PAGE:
Gideon Welles

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Gideon Welles was born in 1802, to a long-established Connecticut family; one seventeenth-century ancestor was governor and treasurer of that colony. Welles was educated at what is now Norwich University in Vermont, and studied law. But in 1826, he turned to journalism, becoming partner and editor of the Hartford Times, which became one of the first New England newspapers to support Andrew Jackson. In the same year, he was elected to the legislature, and served until 1835 as a Jacksonian Democrat. He figured prominently in battles to expand political rights, such as removing property and religious qualifications for voting. He supported Jackson's anti-bank campaign, and promoted a general incorporation law as an alternative to special charter grants. In recognition of his key role in organizing the Democratic party in Connecticut, Jackson appointed Welles as postmaster of Hartford in 1836. He held that office until the Whig President, William Henry Harrison, removed him in 1841.

A religious and moral man who deplored slavery, Welles soured on the Democratic Party when the slavery issue emerged in the 1850s. He rebelled against the Kansas-Nebraska Act, and in 1856 helped establish the Hartford Evening Press to further the cause of the newly organized Republican Party. Although his campaign to become governor of Connecticut in 1856 failed, Welles served as a Republican national committeeman and member of the party's national executive committee. He also headed Connecticut's delegation to the 1860 Republican national convention in Chicago.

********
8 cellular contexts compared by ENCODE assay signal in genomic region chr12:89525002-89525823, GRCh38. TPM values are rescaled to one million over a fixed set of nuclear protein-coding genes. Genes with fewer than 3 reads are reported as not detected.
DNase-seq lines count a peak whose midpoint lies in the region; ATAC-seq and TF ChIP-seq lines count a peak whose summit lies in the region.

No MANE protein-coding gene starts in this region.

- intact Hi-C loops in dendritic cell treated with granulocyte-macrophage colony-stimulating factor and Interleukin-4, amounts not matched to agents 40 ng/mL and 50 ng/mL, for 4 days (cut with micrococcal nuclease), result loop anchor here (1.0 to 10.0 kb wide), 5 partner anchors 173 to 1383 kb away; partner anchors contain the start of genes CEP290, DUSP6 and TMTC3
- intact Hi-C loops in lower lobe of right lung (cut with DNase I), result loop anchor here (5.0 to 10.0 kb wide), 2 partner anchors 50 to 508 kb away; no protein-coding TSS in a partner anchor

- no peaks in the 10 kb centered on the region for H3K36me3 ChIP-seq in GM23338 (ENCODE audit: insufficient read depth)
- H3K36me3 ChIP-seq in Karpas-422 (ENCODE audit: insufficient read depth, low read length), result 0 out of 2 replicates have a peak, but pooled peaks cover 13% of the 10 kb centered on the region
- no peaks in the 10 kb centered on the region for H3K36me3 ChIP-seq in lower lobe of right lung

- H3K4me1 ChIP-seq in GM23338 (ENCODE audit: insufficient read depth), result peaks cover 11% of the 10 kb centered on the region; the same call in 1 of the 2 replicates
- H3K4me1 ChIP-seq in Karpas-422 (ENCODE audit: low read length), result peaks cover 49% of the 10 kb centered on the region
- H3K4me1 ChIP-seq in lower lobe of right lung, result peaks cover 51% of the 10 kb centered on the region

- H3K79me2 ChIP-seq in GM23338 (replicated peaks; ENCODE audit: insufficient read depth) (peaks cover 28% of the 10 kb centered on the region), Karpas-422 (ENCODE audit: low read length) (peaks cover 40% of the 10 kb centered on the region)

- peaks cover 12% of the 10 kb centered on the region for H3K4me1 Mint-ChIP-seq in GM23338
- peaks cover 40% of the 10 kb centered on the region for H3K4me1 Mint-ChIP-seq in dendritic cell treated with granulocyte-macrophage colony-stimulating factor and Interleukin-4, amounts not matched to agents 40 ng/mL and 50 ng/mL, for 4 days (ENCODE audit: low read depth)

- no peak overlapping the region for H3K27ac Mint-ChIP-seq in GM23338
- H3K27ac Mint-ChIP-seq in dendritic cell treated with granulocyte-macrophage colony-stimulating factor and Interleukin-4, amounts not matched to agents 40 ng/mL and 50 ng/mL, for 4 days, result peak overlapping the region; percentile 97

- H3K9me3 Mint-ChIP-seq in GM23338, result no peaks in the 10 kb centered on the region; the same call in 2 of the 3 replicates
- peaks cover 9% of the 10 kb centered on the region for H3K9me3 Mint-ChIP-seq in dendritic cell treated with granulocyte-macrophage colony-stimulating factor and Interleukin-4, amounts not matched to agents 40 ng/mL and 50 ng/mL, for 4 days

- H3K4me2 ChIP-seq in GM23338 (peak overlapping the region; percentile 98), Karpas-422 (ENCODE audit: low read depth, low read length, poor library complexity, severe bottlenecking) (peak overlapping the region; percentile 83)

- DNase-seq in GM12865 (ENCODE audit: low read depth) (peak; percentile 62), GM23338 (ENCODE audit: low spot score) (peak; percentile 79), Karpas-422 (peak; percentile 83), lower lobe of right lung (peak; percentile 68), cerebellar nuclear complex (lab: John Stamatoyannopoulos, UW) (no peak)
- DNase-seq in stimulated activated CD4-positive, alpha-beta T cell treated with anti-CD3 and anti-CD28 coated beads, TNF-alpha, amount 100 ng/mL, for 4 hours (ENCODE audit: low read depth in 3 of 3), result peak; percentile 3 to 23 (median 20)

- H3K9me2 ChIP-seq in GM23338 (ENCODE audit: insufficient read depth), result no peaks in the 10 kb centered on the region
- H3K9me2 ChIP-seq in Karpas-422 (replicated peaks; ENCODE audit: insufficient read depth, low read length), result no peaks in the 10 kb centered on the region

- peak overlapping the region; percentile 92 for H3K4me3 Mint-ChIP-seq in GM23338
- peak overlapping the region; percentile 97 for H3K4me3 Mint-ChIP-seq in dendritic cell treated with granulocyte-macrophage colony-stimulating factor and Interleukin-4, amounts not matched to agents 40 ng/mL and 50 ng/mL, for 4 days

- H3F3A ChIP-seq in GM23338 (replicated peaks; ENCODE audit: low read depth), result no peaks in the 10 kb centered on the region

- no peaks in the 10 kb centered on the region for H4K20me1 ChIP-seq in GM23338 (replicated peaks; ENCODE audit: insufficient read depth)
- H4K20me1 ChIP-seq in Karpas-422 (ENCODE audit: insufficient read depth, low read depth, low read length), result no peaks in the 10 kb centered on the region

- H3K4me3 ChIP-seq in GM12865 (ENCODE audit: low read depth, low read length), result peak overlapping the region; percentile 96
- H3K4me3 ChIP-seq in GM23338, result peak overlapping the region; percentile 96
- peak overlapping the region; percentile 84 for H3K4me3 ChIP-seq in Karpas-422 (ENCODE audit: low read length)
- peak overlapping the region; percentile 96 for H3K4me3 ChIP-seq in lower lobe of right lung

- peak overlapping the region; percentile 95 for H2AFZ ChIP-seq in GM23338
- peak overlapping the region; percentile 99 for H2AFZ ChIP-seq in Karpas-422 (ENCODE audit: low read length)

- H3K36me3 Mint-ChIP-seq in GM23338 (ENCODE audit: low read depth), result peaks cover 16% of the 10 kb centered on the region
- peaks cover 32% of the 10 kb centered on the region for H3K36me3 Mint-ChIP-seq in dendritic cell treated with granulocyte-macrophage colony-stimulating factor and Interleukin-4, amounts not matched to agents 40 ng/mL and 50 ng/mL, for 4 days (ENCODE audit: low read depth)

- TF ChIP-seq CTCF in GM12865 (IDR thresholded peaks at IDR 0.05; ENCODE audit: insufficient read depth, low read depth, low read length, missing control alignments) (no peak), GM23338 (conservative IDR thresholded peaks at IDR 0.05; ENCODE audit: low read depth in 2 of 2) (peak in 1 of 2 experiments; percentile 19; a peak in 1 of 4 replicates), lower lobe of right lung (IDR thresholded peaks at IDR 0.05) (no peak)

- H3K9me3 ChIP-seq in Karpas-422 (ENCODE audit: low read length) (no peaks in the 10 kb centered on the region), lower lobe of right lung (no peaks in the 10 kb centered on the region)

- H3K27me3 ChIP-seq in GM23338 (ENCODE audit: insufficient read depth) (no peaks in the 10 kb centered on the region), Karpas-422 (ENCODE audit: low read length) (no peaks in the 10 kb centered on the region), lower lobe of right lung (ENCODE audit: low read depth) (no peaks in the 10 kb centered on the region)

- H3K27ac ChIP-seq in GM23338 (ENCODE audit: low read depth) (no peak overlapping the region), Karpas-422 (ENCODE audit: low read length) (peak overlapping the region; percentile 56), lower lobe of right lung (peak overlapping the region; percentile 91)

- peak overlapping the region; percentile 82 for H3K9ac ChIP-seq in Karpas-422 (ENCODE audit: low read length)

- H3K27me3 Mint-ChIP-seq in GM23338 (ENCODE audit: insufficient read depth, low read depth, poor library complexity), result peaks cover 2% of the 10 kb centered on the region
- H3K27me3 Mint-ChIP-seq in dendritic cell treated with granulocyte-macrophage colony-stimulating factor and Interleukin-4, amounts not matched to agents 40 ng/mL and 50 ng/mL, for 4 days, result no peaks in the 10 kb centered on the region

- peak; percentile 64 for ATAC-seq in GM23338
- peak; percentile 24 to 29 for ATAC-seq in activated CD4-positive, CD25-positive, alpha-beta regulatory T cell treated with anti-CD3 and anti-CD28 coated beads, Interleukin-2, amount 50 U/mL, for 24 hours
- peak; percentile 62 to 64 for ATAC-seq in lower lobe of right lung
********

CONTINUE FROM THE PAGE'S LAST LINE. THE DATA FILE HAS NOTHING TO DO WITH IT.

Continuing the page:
As a reward for his political contributions, and in recognition both of New England and of those former Democrats who, like Welles, had joined the Republican Party, Lincoln appointed Welles as secretary of the navy. He remained in that position during the presidencies of Lincoln and Andrew Johnson, longer than any previous incumbent as Navy secretary. As a former Jacksonian, Welles resisted measures that he associated with excessive federal power, such as the admission of West Virginia as a state. But he supported the Emancipation Proclamation as a war measure, and he ordered navy commanders to give protection to runaway slaves.

When the war ended and Johnson became President, Welles supported the new President against congressional Radicals. Dissatisfied with the Republican Party, he returned to the Democratic Party in 1868. Upon retiring from the Navy Department in 1869, and until his death in 1878, he remained active in politics and as the publisher of articles that have become important resources for understanding the Civil War period.

Bibliography: Howard K. Beale, "Gideon Welles," DAB, 19: 629-32; Niven, Gideon Welles.